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Regarding Calculator and low precision values
Authored by: dhirsch226 on Dec 12, '05 12:20:19PM

Under what conditions would you conceivably care about a bias towards even numbers? The main issue is usually whether some measure, the mean for example, becomes biased by rounding. That's what round-to-even is for.
You can test this yourself in Excel (or write a simple program):

Cell A1 - Random number. "=RAND()"
Cell B1 - Truncated to 3 decimal places. "=TRUNC(A1,3)"
Cell C1 - Gives first two decimal places as an integer. "=TRUNC(B1*100)"
Cell D1 - Gives third decimal place as an integer. "=10*(B1*100 - C1)"
Cell E1 - Gives the regular rounded value (up on 5). Note that we do this by hand so we don't have to wonder what Excel is doing under the hood. "=IF(D1<5, C1,C1+1)/100"
Cell F1 - Gives a value in which we round down on 5 all the time. "=IF(D1<=5, C1,C1+1)/100"
Cell G1 - Gives a value in which we round to even. "=IF(ISEVEN(C1),F1,E1)"

If you copy this row down on a large number of rows (say, highlight A1 to G10000 and select Edit>Fill>Down), then calculate the averages of each column, you will find that the average for rounding up (Column E) is elevated relative to the average of the truncated values (Column B), while the average for the Round-to-Even values (Column G) is approximately equal to the original values.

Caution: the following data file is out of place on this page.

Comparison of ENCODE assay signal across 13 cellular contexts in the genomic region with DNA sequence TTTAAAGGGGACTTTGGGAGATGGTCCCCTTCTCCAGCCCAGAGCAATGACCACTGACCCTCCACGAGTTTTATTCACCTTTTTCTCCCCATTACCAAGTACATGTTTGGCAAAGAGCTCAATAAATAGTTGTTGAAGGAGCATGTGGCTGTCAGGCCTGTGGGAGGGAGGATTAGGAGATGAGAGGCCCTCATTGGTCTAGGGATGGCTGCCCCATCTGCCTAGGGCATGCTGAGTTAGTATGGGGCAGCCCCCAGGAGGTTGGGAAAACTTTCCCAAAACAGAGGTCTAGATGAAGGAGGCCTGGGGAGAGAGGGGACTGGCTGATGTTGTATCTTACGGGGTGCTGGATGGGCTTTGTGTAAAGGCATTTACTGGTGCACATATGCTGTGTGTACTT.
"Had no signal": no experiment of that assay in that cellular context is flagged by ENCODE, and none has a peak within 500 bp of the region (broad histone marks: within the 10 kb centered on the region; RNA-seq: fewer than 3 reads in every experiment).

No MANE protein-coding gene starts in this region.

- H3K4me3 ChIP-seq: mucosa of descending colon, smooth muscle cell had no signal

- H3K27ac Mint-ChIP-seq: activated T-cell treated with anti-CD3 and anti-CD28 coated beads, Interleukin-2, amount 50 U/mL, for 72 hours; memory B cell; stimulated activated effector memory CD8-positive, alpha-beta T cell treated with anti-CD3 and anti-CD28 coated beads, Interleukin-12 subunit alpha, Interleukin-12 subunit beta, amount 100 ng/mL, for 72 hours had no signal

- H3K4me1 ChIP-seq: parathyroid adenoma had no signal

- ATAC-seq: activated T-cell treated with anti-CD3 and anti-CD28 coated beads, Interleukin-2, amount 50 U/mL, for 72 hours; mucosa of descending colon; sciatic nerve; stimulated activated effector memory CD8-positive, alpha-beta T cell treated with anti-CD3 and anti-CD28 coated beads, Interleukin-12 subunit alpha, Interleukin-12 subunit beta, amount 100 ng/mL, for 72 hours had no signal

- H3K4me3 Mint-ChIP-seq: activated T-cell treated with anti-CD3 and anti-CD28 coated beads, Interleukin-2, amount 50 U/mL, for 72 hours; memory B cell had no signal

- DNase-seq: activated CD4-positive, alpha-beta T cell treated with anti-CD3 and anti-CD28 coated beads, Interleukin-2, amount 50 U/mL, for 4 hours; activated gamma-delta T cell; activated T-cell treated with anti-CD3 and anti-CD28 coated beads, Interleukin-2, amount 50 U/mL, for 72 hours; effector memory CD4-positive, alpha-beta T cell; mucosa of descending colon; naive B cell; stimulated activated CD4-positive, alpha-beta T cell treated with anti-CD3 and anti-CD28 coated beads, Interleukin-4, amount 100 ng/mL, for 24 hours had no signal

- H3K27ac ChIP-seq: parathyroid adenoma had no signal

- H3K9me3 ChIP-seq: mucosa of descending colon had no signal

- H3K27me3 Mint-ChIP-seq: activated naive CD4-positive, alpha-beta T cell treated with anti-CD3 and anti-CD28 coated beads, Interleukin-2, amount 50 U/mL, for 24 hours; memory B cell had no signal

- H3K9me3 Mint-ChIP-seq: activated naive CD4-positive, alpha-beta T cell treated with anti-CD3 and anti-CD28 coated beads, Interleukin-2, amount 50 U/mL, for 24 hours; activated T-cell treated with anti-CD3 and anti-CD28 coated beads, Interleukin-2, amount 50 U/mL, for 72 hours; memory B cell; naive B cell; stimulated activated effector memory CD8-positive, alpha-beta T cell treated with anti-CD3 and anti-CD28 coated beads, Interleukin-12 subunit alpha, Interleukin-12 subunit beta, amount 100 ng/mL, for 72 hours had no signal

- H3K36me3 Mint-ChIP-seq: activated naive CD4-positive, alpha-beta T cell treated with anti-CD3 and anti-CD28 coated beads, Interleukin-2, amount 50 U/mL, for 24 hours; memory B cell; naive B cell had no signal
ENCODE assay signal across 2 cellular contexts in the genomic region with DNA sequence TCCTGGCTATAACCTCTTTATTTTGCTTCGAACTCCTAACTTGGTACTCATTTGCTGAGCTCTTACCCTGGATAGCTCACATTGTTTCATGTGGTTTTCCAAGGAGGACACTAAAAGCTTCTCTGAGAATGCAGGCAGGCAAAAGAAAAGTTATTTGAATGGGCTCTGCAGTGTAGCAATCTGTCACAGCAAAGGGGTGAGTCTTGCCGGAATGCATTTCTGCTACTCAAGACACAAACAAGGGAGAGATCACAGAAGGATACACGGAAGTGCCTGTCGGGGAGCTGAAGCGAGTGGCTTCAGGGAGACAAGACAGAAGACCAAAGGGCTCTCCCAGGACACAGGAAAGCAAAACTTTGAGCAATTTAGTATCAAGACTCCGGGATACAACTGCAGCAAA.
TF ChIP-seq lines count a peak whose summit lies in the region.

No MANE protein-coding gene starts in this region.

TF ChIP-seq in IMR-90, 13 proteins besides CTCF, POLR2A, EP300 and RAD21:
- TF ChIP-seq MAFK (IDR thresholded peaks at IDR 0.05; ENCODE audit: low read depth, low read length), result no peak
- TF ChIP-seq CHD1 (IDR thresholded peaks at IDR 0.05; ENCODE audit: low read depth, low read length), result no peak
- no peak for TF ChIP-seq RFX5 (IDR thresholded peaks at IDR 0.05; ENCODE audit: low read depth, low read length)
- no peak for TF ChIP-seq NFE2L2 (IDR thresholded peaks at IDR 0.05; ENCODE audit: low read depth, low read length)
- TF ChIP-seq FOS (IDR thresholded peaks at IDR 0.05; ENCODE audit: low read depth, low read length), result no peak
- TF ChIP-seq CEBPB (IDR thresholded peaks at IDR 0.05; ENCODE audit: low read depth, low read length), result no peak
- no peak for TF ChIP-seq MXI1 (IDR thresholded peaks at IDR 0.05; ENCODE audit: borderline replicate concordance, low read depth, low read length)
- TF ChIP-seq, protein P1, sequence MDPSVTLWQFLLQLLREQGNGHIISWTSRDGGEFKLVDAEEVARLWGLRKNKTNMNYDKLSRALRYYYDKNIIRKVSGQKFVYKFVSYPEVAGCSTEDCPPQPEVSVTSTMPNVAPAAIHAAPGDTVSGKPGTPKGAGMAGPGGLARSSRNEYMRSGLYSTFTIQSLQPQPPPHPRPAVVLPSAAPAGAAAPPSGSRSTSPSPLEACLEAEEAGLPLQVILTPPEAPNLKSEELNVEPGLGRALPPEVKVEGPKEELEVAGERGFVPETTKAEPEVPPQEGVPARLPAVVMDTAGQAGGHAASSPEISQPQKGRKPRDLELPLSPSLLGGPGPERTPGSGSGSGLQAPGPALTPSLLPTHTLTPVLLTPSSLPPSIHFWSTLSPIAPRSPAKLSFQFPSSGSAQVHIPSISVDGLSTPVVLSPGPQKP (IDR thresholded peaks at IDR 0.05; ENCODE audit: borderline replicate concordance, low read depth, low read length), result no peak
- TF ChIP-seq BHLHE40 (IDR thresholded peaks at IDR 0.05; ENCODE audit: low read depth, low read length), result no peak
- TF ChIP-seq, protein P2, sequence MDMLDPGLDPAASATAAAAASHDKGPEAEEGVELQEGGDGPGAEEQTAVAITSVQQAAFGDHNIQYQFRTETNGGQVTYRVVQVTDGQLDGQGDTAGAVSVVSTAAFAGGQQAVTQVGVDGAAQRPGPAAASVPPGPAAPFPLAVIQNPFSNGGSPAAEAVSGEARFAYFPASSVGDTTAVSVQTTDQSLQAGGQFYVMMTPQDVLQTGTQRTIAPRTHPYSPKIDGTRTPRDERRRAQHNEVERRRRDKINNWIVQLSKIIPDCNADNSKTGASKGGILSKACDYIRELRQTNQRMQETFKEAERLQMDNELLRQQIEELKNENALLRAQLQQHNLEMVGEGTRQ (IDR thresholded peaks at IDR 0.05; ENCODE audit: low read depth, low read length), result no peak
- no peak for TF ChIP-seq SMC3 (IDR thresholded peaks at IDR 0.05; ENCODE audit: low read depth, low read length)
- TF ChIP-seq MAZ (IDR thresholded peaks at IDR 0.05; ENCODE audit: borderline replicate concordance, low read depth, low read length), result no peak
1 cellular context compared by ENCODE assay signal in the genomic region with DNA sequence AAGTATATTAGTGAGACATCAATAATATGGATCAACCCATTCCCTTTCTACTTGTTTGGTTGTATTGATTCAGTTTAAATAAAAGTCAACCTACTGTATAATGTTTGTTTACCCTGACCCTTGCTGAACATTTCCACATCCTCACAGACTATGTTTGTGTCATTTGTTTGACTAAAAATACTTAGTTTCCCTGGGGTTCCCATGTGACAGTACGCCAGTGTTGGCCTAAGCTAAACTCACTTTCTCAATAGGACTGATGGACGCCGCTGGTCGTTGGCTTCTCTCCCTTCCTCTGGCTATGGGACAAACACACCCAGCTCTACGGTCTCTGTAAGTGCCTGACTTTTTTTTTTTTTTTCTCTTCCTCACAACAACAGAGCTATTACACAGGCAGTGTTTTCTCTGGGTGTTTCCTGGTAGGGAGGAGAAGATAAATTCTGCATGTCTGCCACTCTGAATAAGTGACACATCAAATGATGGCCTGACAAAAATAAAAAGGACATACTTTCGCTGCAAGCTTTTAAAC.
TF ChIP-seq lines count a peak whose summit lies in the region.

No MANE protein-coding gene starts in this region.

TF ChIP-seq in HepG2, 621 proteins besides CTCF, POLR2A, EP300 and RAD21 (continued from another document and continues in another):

Hope this illuminates things. It's always best to test these things yourself.
-Dave

Regarding Calculator and low precision values
Authored by: JonathanBoyd on Dec 12, '05 03:19:31PM

The bias to even numbers would change the shape of the distribution.

I concede that rounding up does increase the mean. However, it only increases the magnitude of the mean. As numbers are shifted away from zero by rounding up, things should balance out when there are both positive and negative numbers.

The rounding to even method would seem to give a better mean where odd and even numbers are of the same sign. Rounding away from zero gives a better mean where odd and even numbers are of opposing signs. Admittedly, the former is a more likely set of data.

Either way, there are inaccuracies, so I'm sure we can all agree that, the error for any result should be given. Especially if using Apple's calculator.

The distribution only matters if
Authored by: porkchop_d_clown on Dec 12, '05 09:40:49PM
you're doing statistics. If you're doing any other branch of math you want to minimize the total error - the distribution is irrelevant.
Rounding towards even minimizes the total error and is the mechanism used internally by most math chips, IIRC.
Here's a link that refers to both methods as "equally valid".

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